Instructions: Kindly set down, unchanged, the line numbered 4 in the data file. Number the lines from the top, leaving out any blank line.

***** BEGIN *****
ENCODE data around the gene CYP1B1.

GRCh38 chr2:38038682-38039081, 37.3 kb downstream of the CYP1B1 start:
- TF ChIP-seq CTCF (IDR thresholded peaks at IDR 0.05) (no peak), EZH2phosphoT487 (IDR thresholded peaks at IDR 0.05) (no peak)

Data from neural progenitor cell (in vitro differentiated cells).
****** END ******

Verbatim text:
Data from neural progenitor cell (in vitro differentiated cells).